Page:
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Which clippings match 'Humans And Machines' keyword pg.1 of 1
26 SEPTEMBER 2014

Rethinking Intermediality in the Digital Age

"In the past decades 'intermediality' has proved to be one of the most productive terms in the domain of humanities. Although the ideas regarding media connections may be traced back to the poetics of the Romantics or even further back in time, it was the accelerated multiplication of media themselves becoming our daily experience in the second half of the twentieth century that propelled the term to a wide attention in a great number of fields (communication and cultural studies, philosophy, theories of literature and music, art history, cinema studies, etc.) where it generated an impressive number of analyses and theoretical discussions. 'Intermediality is in' ('Intermedialität ist in'), declared one of its pioneering theorists, Joachim Paech, at the end of the 1990s. However, we may also note, that since then other theoretical approaches introduced even newer perspectives that have not only revitalized the study of media phenomena in general but have specifically targeted the emerging new problematics raised by the new electronic media. Facing the challenge of the daily experiences of the digital age, discussions of media differences or 'dialogues' highlighting the 'inter,' the 'gap,' the 'in–between,' the 'incommensurability' between media are currently being replaced by discourses of the 'enter' or 'immersion,' and the 'network logic' of a 'convergence culture' in which we have a 'free flow of content over different media platforms' (Henry Jenkins). At the same time the turn towards the corporeality of perception in all aspects of communication has also shifted the attention from the 'interaction of media' towards the 'interaction with media,' from the idea of 'media borders' towards the analysis of the blurring of perception between media and reality, of humans and machines – media being perceived more and more not as a form of representation but as an environment and as a means to 'augment' reality."

The inaugural conference of ISIS (International Society for Intermedial Studies / former NorSIS) Cluj–Napoca, October 24–26, 2013. Conference venue: Sapientia University, Calea Turzii nr. 4.

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TAGS

2013 • augment reality • augmented reality • between media • Cluj-Napoca • convergence culture • corporeality of perception • digital age • discussions of media differences • emerging new problematics • form of representation • Henry Jenkinshumans and machinesimmersion • incommensurability • interaction of media • interaction with media • intermediality • International Society for Intermedial Studies • Joachim Paech • Marie-Laure Ryan • media and reality • media borders • media phenomena • media platforms • multiple delivery platforms • multiplication of media • narrative theory • network logic • new electronic media • Sapientia Hungarian University of Transylvaniatransmedia storytelling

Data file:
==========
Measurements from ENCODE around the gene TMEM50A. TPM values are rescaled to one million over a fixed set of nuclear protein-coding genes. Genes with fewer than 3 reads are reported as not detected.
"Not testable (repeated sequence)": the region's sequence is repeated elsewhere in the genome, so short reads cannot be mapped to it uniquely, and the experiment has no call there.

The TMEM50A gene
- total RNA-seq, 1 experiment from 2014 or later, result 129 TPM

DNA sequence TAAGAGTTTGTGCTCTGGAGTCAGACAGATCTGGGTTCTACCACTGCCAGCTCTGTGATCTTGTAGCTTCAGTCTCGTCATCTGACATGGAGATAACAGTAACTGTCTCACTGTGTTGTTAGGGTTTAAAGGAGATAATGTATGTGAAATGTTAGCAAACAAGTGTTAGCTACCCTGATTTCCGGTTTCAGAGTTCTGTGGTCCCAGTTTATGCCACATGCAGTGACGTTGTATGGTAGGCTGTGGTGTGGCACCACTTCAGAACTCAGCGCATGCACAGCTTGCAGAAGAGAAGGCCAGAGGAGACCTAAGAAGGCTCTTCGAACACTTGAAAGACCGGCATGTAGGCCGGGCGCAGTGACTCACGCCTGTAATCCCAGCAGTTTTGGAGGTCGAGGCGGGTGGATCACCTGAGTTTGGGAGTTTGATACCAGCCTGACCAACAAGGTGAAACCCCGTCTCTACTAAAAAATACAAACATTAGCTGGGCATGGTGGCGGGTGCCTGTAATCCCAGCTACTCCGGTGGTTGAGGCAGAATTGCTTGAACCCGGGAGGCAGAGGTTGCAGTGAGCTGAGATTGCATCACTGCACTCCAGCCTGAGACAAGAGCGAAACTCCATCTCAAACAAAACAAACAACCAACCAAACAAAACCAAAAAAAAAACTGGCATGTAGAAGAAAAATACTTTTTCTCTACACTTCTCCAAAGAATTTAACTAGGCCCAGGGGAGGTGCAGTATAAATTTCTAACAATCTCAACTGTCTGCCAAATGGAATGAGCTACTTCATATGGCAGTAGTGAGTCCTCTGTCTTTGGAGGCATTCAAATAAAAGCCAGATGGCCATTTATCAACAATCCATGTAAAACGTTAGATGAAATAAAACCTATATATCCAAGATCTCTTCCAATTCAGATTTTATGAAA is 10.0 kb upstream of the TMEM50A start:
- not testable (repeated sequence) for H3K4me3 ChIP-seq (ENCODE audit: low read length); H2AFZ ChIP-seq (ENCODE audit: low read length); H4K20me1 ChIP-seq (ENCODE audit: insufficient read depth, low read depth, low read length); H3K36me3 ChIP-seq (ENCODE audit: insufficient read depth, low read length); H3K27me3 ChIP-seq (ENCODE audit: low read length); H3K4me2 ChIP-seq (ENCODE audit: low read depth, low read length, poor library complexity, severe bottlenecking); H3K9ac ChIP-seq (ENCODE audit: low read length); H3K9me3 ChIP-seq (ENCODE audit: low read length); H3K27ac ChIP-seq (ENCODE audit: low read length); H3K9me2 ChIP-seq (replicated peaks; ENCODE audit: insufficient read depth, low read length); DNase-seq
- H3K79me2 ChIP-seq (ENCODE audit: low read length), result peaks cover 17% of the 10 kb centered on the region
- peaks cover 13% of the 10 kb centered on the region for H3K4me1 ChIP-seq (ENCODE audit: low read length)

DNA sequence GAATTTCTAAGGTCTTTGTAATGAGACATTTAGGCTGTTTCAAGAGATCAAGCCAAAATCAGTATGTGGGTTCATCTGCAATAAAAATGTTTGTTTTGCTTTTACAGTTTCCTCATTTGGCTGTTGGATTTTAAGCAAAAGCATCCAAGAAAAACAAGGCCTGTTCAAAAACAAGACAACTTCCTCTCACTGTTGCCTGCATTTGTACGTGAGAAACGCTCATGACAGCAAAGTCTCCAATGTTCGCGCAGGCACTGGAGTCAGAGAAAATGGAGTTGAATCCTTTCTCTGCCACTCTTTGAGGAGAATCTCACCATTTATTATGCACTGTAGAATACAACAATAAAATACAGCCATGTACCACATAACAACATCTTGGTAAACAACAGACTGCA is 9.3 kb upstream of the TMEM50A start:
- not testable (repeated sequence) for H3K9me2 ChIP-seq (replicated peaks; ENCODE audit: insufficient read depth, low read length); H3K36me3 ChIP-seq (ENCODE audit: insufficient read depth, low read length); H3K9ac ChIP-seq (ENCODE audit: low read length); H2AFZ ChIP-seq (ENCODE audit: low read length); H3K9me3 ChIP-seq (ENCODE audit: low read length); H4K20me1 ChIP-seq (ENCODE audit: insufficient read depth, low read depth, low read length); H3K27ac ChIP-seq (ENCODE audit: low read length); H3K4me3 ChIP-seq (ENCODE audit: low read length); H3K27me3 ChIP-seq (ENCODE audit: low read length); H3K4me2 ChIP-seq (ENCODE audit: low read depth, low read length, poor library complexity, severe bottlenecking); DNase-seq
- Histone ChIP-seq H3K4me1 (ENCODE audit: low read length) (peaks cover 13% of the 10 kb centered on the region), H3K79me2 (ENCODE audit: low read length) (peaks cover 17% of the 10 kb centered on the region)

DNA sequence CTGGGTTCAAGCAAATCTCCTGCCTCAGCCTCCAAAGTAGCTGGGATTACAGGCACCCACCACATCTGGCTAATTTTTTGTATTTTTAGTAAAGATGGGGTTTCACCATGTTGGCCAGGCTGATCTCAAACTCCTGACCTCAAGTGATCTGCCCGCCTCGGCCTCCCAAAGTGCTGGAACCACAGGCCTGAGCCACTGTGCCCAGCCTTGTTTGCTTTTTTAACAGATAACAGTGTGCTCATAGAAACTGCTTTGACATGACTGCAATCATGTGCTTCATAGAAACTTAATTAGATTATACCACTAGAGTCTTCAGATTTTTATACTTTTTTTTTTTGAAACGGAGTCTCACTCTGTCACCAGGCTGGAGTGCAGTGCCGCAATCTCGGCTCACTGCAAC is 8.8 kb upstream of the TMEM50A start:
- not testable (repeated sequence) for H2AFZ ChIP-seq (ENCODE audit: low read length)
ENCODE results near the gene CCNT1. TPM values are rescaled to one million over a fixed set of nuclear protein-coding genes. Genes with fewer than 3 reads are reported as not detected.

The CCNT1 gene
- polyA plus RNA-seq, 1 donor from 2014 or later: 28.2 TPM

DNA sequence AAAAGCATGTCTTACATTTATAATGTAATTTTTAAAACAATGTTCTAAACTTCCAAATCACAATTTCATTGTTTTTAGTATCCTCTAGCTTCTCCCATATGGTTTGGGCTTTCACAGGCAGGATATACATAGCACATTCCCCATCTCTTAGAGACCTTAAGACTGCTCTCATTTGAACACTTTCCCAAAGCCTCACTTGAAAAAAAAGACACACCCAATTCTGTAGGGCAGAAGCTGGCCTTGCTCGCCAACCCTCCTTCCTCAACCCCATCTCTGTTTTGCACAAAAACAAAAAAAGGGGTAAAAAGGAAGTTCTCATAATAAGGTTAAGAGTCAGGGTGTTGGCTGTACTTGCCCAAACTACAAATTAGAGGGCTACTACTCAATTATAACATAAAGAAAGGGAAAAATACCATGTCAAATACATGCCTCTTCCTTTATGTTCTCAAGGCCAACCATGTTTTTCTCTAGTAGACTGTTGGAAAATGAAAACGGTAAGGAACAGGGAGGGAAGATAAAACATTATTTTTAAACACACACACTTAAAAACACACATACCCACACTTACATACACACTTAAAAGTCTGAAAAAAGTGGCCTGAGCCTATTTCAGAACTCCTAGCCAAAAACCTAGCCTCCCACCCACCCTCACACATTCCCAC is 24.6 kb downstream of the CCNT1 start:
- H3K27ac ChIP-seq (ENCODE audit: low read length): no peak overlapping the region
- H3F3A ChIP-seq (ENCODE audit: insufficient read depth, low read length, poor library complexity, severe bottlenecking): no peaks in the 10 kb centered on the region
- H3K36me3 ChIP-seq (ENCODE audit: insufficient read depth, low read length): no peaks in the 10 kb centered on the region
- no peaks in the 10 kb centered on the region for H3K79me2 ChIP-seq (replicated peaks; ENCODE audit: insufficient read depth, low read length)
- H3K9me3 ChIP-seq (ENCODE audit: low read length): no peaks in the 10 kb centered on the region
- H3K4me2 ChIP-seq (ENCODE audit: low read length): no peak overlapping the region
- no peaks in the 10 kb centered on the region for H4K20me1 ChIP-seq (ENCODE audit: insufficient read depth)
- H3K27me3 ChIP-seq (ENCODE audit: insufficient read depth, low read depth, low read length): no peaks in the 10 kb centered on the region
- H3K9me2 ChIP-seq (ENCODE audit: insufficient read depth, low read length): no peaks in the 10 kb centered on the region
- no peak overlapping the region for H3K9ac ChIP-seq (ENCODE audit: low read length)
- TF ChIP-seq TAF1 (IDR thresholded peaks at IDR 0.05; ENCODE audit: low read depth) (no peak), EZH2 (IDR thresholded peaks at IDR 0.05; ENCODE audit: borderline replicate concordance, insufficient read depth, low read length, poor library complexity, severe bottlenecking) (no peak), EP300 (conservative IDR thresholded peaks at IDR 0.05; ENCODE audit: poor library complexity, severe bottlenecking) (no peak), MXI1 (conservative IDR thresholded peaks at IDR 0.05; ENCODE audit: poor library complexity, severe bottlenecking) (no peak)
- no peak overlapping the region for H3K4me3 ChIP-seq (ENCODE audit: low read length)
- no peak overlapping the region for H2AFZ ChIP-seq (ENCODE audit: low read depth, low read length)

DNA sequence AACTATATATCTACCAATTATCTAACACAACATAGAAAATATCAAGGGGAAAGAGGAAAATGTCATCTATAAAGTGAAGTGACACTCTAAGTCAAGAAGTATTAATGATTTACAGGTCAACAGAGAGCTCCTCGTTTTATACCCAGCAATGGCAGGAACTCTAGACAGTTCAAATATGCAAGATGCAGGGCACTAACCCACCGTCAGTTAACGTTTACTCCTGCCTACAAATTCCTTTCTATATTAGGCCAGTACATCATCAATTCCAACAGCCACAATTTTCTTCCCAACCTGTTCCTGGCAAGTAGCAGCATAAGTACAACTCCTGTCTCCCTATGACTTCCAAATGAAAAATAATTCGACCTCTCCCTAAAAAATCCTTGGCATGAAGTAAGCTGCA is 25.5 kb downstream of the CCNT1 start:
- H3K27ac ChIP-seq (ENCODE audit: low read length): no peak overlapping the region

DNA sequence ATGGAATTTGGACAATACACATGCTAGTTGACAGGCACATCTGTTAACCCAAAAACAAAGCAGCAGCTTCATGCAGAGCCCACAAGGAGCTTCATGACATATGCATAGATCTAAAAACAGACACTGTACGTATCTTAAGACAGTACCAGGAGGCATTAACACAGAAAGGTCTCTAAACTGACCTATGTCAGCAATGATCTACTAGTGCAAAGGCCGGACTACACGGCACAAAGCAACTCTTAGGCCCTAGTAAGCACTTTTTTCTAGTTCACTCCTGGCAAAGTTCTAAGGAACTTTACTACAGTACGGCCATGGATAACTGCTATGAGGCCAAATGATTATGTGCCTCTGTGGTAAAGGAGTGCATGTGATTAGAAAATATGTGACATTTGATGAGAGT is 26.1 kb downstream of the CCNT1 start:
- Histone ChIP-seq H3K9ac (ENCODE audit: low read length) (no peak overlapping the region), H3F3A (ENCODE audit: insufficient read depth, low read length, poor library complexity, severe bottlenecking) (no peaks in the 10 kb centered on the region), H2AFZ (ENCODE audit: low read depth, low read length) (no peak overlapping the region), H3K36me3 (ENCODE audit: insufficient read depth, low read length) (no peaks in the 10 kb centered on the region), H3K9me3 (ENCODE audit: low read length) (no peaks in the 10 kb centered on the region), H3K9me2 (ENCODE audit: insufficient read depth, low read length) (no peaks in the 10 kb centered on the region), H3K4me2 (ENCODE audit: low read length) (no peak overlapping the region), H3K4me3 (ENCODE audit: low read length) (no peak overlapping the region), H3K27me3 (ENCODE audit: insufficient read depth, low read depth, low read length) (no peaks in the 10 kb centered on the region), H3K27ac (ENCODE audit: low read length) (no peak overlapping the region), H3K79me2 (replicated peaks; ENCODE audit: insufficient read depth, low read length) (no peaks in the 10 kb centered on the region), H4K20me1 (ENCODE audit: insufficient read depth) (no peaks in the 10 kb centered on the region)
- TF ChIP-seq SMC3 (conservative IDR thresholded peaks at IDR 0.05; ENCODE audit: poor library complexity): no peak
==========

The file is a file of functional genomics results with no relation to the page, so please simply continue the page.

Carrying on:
CONTRIBUTOR

Simon Perkins
18 FEBRUARY 2012

Irony and Utopia: History of Computer Art

"Some pioneers of VR technology, including Brenda Laurel and Jaron Lanier, have been among its principal exponents, suggesting that the creation of virtual worlds and of shared cyberspaces will have revolutionary social consequences and allow hitherto unimagined forms of human expression. Such a view is echoed in the work of academic theorists like Donna Haraway and Alluquere Rosanne Stone, who believe that advanced information technologies may have radical political consequences, an idea which they pursue through the image of cyborgs which blur the distinction between humans and machines. These ideas can also be found in the use of VR as a theme in youth culture, for example the cyberpunk nightclubs and cafes in London and San Francisco. Here too, we find an agenda for cultural and political change, in this case, again, premised on innovations in human–machine interface technologies."

(Ralph Schroeder, 1994, pp.519–528)

2). Ralph Schroeder (1994). "Cyberculture, cyborg post–modernism and the sociology of virtual reality technologies: surfing the soul in the information age", Futures 1994 26(5) 519–528 (from a reading list created by Beau Sievers for the lecture series titled "Irony and Utopia: History of Computer Art" at the Bruce High Quality Foundation University).

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TAGS

1994 • advanced information technologies • Alluquere Rosanne Stone • BHQFU • Brenda Laurelcomputer artcultural and political changecyberculturecyberpunk • cyberpunk nightclubs • cyborgDonna HarawayHCI • history of computer art • human expression • human-machine interface technologies • humans and machinesinformation ageirony • Jaron Lanier • Londonman machinepostmodernism • radical political consequences • Ralph Schroeder • San Francisco • shared cyberspaces • social consequencestechnology innovation • unimagined forms of human expression • utopiavirtual realityvirtual reality technologiesvirtual worldsVR • VR technology • youth culture

CONTRIBUTOR

Simon Perkins
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